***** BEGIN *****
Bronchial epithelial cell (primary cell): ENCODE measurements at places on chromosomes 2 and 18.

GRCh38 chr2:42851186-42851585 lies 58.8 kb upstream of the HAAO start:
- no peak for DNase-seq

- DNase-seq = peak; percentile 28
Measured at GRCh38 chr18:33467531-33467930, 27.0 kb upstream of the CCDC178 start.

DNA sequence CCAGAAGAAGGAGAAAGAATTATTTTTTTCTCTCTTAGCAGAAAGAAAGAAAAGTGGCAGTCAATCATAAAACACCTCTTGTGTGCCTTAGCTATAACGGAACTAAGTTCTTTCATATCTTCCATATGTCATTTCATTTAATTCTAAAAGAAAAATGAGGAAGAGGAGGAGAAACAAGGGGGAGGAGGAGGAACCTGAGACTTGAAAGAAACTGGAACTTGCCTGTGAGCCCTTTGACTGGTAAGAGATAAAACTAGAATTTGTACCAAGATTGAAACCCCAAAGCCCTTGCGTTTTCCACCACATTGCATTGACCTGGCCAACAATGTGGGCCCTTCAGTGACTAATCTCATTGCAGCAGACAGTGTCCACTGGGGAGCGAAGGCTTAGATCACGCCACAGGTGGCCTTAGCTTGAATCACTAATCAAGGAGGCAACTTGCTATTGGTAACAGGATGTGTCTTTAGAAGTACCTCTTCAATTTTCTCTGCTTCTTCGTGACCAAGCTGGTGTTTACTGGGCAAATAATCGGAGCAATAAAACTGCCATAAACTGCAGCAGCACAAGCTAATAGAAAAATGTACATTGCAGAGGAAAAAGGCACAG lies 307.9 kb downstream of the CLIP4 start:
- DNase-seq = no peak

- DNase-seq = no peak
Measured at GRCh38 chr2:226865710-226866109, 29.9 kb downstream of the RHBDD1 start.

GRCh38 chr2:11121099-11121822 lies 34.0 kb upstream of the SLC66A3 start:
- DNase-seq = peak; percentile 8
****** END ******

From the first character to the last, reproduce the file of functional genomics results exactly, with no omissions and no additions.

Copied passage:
Bronchial epithelial cell (primary cell): ENCODE measurements at places on chromosomes 2 and 18.

GRCh38 chr2:42851186-42851585 lies 58.8 kb upstream of the HAAO start:
- no peak for DNase-seq

- DNase-seq = peak; percentile 28
Measured at GRCh38 chr18:33467531-33467930, 27.0 kb upstream of the CCDC178 start.

DNA sequence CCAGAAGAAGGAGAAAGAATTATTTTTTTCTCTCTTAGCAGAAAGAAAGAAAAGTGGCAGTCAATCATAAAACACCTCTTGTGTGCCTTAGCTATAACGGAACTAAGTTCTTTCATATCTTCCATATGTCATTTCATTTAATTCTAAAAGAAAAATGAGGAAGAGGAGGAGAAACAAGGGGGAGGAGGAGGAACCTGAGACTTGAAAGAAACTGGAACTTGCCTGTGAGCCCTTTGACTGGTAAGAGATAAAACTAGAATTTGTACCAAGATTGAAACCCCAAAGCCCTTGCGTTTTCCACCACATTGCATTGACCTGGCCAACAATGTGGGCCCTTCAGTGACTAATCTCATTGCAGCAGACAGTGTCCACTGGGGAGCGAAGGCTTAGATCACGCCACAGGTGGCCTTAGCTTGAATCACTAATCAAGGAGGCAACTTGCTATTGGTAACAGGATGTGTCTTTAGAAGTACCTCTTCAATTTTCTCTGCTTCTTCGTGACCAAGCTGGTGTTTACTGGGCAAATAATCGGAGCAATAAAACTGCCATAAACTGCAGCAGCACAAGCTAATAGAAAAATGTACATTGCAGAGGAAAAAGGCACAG lies 307.9 kb downstream of the CLIP4 start:
- DNase-seq = no peak

- DNase-seq = no peak
Measured at GRCh38 chr2:226865710-226866109, 29.9 kb downstream of the RHBDD1 start.

GRCh38 chr2:11121099-11121822 lies 34.0 kb upstream of the SLC66A3 start:
- DNase-seq = peak; percentile 8